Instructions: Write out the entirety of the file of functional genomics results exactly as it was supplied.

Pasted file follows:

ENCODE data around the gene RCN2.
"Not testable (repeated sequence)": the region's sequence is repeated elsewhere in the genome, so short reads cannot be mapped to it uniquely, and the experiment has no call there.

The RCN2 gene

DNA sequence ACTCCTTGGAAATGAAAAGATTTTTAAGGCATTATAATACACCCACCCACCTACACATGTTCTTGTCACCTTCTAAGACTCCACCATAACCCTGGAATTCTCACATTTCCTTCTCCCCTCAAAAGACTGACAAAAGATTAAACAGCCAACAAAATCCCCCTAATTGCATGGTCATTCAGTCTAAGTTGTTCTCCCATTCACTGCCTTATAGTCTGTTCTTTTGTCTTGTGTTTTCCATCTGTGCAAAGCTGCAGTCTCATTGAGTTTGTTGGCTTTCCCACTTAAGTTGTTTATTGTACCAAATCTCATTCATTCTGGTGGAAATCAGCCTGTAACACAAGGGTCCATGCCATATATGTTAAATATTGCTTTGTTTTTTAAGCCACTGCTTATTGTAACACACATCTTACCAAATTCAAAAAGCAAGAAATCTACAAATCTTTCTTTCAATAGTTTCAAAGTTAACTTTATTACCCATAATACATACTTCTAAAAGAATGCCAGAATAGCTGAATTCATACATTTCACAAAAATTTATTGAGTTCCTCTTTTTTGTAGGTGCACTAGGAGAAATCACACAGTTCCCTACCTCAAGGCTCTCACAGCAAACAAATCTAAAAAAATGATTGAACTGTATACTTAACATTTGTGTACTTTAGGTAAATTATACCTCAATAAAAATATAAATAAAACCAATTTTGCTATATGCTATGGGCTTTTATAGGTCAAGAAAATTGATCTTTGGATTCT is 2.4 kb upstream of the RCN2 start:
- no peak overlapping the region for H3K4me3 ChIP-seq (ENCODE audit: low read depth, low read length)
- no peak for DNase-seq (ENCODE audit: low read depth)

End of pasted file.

ENCODE data around the gene RCN2.
"Not testable (repeated sequence)": the region's sequence is repeated elsewhere in the genome, so short reads cannot be mapped to it uniquely, and the experiment has no call there.

The RCN2 gene

DNA sequence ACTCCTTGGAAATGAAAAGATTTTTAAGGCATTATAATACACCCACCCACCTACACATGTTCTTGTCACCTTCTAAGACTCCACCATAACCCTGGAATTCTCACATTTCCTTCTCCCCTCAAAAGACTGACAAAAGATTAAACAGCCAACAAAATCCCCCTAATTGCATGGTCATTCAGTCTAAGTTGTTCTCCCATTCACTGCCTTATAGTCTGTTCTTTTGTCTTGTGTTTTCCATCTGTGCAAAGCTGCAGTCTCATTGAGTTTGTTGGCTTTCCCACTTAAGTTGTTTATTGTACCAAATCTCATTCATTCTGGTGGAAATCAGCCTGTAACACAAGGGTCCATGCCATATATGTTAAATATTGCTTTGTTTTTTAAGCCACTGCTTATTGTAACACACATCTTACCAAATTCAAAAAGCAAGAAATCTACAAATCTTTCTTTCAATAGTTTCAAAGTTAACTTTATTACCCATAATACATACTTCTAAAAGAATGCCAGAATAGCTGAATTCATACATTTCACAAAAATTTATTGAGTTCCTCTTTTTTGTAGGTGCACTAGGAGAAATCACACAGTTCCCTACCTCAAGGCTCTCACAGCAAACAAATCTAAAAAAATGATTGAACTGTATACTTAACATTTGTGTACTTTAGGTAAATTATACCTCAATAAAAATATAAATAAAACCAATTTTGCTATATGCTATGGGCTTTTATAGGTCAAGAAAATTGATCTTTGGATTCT is 2.4 kb upstream of the RCN2 start:
- no peak overlapping the region for H3K4me3 ChIP-seq (ENCODE audit: low read depth, low read length)
- no peak for DNase-seq (ENCODE audit: low read depth)